Big Barn

Big Barn

Faulkner Architects
Glen Ellen, CA, USA | View Map
Project Year
Private Houses
Joe Fletcher

Big Barn

Faulkner Architects as Architects

North of San Francisco, in Glen Ellen, a less populated part of the Napa wine country, the culture has been based on agriculture and was named for an original winery.  Jack London made this his permanent home here in the early 1900s. Drawn by the land, London believed in the redemptive qualities of rural life. Less than an hour from the City, rolling hills covered with groves of oak trees surround the downtown. The strong agricultural history has affected the built environment here with many examples of barn like houses that are confusingly morphed between the two vocabularies. On the existing footprint of a 1950's ranch house, this family getaway evolved in response to a request for a retreat from their urban lifestyle. The atmosphere of a tack barn renovated into a bunk house on site inspired thoughts of a larger barn like typology for this main house of 3,900 square feet. 
The request from the client was to build in a consistent way within the rolling hills dappled with agricultural buildings. A simple, rectangular, two-story form emerged with an asymmetrical gabled roof. The shorter side of the roof faces the southwest sun and reduces heat gain to the structure. Fenestration is limited to this exposure as well and is organized like thin full height ventilation shutters that reference traditional barn building. The entry, a larger version of the vertical slit elements is recessed for shading. The fireplace and chimney, foreign to the barn typology, is displaced from the structure with glazed joints. The east side is more open to the view and morning sun. A continuous, building-sized assembly of steel sash glazing includes large sliding doors that pocket into the adjacent wall and open the kitchen to the rear terrace.  The upper zone of the main space is void of windows and reminds one of the empty shell-like spaces of barns. A large vertical wood shutter located on the southeast gable end is aligned axially with an internal access through the plan on both levels. When open at both ends, prevailing breezes flow through the mass cooling it naturally. In order to leave the hillside intact and avoid grading, the form is excavated into the site uphill and cantilevered over it downhill. A steel grated bridge connects the upper sleeping level with the hillside and tack barn above. A minimal material pallet of reclaimed redwood, corrugated Corten steel and black steel sash windows combined with integral gutters, and lack of overhangs further the minimal feeling of the construction. Inside the singular materiality is continued via California Oak for floors wall and ceilings.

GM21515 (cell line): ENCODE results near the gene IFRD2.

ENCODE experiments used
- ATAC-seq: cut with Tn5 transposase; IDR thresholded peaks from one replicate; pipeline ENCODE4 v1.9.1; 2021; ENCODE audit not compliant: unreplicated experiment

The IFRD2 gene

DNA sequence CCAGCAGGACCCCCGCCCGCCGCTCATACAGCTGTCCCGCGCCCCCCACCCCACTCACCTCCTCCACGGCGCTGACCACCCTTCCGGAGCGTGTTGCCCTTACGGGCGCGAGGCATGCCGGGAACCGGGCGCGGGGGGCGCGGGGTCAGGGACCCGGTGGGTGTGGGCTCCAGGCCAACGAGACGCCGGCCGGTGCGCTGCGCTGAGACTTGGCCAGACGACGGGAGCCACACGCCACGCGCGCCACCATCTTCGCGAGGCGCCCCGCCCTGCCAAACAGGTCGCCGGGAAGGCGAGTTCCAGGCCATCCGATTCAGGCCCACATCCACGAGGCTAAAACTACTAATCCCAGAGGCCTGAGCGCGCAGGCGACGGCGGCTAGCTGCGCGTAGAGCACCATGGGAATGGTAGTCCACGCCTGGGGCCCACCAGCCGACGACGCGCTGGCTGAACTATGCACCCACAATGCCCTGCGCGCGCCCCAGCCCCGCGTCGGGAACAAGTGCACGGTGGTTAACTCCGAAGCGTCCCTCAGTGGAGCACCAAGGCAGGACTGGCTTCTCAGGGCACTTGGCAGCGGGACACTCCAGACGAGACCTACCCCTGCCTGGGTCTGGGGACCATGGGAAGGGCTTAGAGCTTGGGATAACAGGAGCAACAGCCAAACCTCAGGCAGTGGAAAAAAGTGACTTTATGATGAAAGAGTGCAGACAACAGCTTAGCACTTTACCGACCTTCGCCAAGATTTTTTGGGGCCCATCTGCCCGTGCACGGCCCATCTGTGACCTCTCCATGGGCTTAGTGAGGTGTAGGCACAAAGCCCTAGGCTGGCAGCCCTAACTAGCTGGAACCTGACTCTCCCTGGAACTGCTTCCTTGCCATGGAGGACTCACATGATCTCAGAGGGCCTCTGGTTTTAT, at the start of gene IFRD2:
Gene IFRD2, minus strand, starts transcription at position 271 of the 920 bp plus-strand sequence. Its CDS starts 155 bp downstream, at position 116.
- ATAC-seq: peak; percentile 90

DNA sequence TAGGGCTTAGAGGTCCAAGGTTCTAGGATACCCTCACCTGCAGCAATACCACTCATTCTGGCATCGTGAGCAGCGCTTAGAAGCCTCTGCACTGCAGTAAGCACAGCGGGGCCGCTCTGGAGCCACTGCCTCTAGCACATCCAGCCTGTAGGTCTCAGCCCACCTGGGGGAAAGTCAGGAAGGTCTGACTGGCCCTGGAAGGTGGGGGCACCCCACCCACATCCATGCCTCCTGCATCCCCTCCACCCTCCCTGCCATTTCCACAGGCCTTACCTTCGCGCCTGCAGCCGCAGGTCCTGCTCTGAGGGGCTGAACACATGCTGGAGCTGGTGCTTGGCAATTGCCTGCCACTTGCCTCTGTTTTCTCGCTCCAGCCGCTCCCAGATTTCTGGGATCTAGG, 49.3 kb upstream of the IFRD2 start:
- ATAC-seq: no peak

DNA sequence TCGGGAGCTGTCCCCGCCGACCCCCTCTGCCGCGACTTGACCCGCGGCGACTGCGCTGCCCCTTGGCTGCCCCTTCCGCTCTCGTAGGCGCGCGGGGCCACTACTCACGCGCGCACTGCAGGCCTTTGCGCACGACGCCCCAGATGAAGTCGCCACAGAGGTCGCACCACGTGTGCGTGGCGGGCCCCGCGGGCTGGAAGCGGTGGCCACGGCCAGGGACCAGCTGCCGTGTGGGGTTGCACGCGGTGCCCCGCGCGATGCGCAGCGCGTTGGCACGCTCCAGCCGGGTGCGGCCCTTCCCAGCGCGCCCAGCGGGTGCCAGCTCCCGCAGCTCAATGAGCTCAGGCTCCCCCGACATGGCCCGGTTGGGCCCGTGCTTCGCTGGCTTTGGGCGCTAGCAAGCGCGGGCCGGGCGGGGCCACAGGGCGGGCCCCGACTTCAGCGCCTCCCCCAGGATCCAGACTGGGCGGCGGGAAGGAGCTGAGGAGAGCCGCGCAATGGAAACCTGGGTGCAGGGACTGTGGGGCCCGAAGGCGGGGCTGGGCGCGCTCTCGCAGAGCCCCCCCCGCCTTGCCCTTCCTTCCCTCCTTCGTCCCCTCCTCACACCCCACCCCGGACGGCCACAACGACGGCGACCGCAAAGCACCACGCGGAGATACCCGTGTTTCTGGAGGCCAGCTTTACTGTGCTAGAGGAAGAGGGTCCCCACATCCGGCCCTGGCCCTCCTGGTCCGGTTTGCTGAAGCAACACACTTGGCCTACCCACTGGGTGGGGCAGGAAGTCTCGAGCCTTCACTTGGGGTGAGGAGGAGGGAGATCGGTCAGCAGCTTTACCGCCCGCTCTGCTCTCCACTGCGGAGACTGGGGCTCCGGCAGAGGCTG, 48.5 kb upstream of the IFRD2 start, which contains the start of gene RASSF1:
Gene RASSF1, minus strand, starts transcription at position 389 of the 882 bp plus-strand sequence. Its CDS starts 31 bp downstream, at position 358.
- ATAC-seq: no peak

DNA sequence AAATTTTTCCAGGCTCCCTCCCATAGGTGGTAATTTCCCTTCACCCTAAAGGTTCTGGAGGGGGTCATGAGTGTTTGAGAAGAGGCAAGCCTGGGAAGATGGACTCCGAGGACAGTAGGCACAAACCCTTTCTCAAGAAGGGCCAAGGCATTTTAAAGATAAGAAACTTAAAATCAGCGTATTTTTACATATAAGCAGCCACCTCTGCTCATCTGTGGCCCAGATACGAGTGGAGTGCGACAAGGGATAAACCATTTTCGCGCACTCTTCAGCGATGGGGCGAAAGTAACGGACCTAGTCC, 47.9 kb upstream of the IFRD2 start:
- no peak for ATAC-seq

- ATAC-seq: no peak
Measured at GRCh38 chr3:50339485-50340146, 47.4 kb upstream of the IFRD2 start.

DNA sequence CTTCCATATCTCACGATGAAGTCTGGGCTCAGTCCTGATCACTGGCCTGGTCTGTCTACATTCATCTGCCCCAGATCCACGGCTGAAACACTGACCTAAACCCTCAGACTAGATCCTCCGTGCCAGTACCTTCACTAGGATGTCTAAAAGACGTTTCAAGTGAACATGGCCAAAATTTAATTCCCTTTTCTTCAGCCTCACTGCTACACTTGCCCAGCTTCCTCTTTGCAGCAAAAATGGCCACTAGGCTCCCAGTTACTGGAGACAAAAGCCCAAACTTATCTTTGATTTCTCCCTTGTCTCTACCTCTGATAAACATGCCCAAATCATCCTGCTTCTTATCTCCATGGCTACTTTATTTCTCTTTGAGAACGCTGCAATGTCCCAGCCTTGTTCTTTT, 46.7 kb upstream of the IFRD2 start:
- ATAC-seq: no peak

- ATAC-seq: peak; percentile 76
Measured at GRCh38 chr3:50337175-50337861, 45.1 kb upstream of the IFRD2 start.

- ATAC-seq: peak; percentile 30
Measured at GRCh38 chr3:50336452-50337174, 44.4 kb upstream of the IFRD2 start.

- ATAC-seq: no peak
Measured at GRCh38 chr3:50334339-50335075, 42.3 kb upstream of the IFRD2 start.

Radiantly heated floors and minimal cooling provided only at sleeping areas, coupled with enhanced glazing, insulation and mechanical system efficiencies mitigate energy use. 



Architecture : Faulkner Architects 

Contractor: Redhorse Constructors  

Civil Engineer: Adobe Associates 

Structural Engineer: CFBR Structural Group 

Mechanical Engineer: Sugarpine Engineering 

Electrical Engineer: Sugarpine Engineering 

Geotechnical Engineer: NV5 

Landscape: Michael Boucher Landscape Architecture 

Lighting: Ken Fulk 

Interior designer: Ken Fulk  

Theatrical/AV: SoundVision 

Pool Engineer: Terracon 

Pool Consultant: Blue Revolution 

Construction Project Manager: Walker Construction Management 

Special Inspections: PJC & Associates 

CALGreen: Gilleran Energy Management 

Irrigation Design: Dickson & Associates 

Arborist: Bartlett Trees 



Joe Fletcher Photography 

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ManufacturersGaggenau BSH
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